Page wall post by The Brontë Society - The Brontë Society: On this day in 1840, a 24 year old Charlotte responds to a letter from Hartley Coleridge, who has read one of Charlotte's stories. The...
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Tracing star-crossed love through generations of moody mistakes on the English moors, Wuthering Heights mixes torment and treachery with passion and penitence. If nothing turns you on more than howling wind and a brooding stare, Wuthering Heights might be just what you need to settle into the right state of mind for a truly steamy Valentine’s Day. (Hannah Nelson-Teutsch)The Irish Times has a philosophical discussion about love.
How can love be both imaginary and real?The Independent reviews The Lightning Tree by Emily Woof.
Noel Kavanagh: “We have created two ideas of love within the western philosophical tradition. One is the idea of love as external metaphysical force that descends on us, bringing together two lovers destined to be with each other through space and time. This is thought through from Plato’s Theory of Forms to the idea of the Christian loving god.
“I also think we have created the idea of ‘true’ love as inherently tragic to ameliorate the fact that we can never achieve this idealisation of love we have created for ourselves. We find this first, I think, in Aristophanes account of love in the Symposium.
“From Michael Bublé telling us that he and his intended are going to have a great life together but he just hasn’t met [that person] yet, to Romeo and Juliet, Wuthering Heights, Tristan and Isolde, and back to most great popular love songs, these two ideas counterpoint one another.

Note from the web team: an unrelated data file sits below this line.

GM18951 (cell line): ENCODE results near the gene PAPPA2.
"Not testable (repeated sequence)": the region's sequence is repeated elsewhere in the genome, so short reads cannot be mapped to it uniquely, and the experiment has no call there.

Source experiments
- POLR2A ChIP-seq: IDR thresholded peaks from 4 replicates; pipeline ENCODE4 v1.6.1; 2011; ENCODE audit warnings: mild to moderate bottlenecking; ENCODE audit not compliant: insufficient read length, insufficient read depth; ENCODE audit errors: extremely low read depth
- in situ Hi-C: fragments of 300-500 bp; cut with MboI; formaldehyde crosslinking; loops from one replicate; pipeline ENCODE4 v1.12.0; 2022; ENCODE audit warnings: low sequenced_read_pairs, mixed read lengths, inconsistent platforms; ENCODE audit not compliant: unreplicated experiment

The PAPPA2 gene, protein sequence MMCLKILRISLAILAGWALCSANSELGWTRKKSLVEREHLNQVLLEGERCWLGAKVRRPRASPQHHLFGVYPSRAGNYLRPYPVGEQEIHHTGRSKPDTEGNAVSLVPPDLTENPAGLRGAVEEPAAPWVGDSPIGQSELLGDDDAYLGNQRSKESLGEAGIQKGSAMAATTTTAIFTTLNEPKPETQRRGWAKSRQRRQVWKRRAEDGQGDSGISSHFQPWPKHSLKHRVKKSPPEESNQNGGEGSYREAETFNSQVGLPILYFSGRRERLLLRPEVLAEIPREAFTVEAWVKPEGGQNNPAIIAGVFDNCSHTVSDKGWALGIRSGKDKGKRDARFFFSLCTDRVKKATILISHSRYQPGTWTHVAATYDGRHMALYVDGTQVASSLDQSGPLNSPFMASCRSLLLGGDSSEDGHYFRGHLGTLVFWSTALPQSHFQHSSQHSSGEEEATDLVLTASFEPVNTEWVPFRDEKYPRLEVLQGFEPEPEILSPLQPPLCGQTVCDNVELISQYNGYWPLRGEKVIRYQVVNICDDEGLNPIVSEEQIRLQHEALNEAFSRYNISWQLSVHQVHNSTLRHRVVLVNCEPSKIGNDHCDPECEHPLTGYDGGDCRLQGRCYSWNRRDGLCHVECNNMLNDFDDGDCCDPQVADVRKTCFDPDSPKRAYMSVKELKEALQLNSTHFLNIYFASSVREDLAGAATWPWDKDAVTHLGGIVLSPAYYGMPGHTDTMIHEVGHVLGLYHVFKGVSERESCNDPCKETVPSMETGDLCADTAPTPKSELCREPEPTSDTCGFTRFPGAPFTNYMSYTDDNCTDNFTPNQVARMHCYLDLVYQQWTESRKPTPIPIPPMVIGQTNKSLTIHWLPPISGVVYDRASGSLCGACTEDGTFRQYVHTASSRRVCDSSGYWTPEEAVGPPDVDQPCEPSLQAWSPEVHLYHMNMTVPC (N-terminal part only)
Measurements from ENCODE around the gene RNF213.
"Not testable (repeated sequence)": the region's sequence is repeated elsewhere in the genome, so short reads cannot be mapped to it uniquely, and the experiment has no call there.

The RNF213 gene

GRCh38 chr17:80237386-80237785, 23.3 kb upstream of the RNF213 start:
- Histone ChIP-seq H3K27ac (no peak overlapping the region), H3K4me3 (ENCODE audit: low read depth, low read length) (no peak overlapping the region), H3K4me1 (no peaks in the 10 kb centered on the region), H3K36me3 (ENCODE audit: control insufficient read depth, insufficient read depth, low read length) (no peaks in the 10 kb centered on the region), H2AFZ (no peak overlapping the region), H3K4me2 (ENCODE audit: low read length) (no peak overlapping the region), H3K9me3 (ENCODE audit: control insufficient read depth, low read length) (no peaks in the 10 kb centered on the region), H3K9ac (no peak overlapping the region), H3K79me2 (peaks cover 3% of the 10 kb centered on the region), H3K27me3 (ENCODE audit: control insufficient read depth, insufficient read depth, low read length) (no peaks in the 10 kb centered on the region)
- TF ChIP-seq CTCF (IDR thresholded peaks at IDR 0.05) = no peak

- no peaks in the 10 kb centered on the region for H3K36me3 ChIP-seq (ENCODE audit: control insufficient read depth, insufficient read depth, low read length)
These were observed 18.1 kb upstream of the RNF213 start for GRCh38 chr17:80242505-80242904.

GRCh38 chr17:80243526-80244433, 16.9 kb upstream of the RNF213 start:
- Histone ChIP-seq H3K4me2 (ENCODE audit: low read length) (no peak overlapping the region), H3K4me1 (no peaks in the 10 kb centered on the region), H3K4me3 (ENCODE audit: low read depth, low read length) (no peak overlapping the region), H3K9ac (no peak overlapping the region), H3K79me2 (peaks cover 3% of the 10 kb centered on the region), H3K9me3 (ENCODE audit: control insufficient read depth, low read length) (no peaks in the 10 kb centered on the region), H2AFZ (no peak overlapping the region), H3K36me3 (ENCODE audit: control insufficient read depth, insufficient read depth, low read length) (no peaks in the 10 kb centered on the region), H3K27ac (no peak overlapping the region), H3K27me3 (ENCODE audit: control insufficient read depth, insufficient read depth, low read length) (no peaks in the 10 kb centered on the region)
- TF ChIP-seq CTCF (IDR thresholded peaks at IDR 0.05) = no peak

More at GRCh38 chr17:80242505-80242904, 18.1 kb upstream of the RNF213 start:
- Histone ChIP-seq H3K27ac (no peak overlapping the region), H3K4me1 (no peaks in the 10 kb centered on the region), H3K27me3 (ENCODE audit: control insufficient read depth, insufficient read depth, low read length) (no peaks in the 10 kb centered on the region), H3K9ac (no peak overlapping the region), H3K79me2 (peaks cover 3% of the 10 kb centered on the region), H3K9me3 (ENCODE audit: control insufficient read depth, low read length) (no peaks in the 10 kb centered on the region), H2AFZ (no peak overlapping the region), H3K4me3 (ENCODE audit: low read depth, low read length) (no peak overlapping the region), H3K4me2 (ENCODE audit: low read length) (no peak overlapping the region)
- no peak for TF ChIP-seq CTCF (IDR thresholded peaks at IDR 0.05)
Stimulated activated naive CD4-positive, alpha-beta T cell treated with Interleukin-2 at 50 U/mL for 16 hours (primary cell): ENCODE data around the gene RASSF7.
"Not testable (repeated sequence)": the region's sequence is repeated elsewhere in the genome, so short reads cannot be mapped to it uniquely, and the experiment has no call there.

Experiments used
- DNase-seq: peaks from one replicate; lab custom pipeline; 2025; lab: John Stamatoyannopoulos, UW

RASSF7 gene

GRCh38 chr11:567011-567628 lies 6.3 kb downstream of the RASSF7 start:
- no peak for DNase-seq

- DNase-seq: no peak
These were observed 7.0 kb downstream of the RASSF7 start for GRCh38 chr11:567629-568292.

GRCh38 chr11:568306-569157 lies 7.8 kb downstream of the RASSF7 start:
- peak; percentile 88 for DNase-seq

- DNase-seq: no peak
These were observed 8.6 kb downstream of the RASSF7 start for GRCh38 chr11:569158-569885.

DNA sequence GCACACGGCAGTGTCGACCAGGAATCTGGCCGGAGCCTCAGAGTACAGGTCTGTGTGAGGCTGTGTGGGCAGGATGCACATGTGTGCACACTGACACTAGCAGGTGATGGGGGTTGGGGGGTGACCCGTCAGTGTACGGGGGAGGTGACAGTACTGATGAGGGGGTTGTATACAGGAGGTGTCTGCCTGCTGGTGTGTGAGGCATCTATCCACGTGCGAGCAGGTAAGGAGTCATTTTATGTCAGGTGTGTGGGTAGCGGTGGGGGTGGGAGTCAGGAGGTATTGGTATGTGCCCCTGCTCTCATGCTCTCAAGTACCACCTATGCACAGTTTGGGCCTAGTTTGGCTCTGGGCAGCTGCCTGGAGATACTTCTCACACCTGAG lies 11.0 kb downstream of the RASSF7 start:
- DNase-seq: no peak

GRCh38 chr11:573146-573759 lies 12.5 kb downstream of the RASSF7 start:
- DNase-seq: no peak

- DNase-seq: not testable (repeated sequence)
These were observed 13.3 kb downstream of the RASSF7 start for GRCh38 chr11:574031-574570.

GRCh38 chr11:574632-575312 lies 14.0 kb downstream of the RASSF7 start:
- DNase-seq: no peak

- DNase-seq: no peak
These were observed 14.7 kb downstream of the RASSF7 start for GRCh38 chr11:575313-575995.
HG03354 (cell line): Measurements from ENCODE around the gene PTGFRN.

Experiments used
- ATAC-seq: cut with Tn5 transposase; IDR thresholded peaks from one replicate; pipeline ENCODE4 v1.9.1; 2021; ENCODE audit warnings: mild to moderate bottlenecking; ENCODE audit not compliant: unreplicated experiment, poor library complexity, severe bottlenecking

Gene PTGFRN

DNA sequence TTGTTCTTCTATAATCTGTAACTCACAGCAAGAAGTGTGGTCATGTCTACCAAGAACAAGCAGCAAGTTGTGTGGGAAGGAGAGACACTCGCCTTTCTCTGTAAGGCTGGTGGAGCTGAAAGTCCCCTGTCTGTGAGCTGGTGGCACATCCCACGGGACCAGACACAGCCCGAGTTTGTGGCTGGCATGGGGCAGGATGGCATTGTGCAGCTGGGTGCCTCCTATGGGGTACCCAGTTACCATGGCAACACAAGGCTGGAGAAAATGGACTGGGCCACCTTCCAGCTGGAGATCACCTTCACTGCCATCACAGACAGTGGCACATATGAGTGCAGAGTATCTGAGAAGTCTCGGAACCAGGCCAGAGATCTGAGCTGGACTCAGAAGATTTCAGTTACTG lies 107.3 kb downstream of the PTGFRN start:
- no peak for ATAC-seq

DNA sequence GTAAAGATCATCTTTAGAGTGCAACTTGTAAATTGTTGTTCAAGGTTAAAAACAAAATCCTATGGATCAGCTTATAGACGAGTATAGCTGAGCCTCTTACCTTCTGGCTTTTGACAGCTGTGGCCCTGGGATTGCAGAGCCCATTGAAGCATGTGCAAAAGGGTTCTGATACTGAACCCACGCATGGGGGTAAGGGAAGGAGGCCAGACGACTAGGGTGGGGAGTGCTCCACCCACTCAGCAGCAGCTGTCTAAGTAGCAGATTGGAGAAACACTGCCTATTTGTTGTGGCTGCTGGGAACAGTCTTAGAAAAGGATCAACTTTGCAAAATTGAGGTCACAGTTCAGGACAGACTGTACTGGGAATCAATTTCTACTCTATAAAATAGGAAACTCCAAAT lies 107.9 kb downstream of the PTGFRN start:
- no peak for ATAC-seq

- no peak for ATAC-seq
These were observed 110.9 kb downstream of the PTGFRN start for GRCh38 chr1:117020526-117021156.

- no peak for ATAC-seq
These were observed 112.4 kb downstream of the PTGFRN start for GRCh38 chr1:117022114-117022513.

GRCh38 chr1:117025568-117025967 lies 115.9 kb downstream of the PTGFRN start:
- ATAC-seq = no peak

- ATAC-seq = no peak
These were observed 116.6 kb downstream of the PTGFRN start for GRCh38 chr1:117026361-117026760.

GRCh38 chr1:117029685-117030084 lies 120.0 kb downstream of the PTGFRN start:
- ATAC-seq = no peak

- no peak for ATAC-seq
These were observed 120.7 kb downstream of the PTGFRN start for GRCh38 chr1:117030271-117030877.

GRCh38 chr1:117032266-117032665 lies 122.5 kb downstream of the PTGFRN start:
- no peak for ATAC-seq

“So, along with Tom Cruise telling René Zellweger that she ‘completes him’, we also get Adele singing Someone Like You. Our lot is to bounce back and forward between these two ideas of love, from unachievable idealised, perfect love to the value of love as tragic, one to cure the other: the appearance and reality of love.” (Joe Humphreys)
Woof's cyclical themes flit between seeming clever and tiresome. The start and the close of the novel veer on the cringe-worthy when an unnamed narrator pops up to introduce the story, addressing the reader directly as if it were the beginning of a Jane Eyre parody. (Rachael Pells)And Expansión (Spain) reviews Pompa y circunstancia by Ignacio Peyró:
De la A a la Y, esta enciclopedia de la realidad inglesa se detiene en personalidades tan memorables como el comandante Nelson, las hermanas Brontë y Alfred Hitchcock. (C. Ruiz de Gauna)The Canadian Jewish News features actress Caity Quinn, who
participated in the Paprika Festival – a Toronto-based, theatre training program for emerging artists. There, she worked on her original play titled Ties of Blood: The Brontës, about the ill-fated literary family. The show, which she also brought to the ARTS Project in London, Ont., combines elements of folk music and Japanese kabuki theatre.Actress and singer Maxine Linehan is also quite the Brontëite. Irish Central asks her:
Quinn was inspired by the mystery surrounding the Brontë sisters, but for her, the play also touched on issues of sexual and domestic violence – areas that she’s passionate about addressing. (Amy Grief)
If you could spend an afternoon with a person from any time in history, who would it be and what would you do?Digital Spy has a recap of Broadchurch series 2 episode 6 (beware of spoilers):
No contest: Charlotte Brontë. I played her in a solo off-Broadway play in 2012 and I submersed myself in her life. The Brontës were such an incredibly fascinating family, all of them, but Charlotte was an early feminist, a strong, brilliant woman who would not conform to what society expected of her. Because of that strength, she gave us one of the most timeless love stories in Jane Eyre. (Eileen Murphy)
Their meeting, to put it politely, in the abandoned brick house has a Wuthering Heights vibe (out on the moor, etc.) and their murky and physical double act (the violent sex between the two is particularly disturbing) also looks like it's crumbling. "What do we do?" Claire asks Lee mournfully. What indeed. (Cameron K McEwan)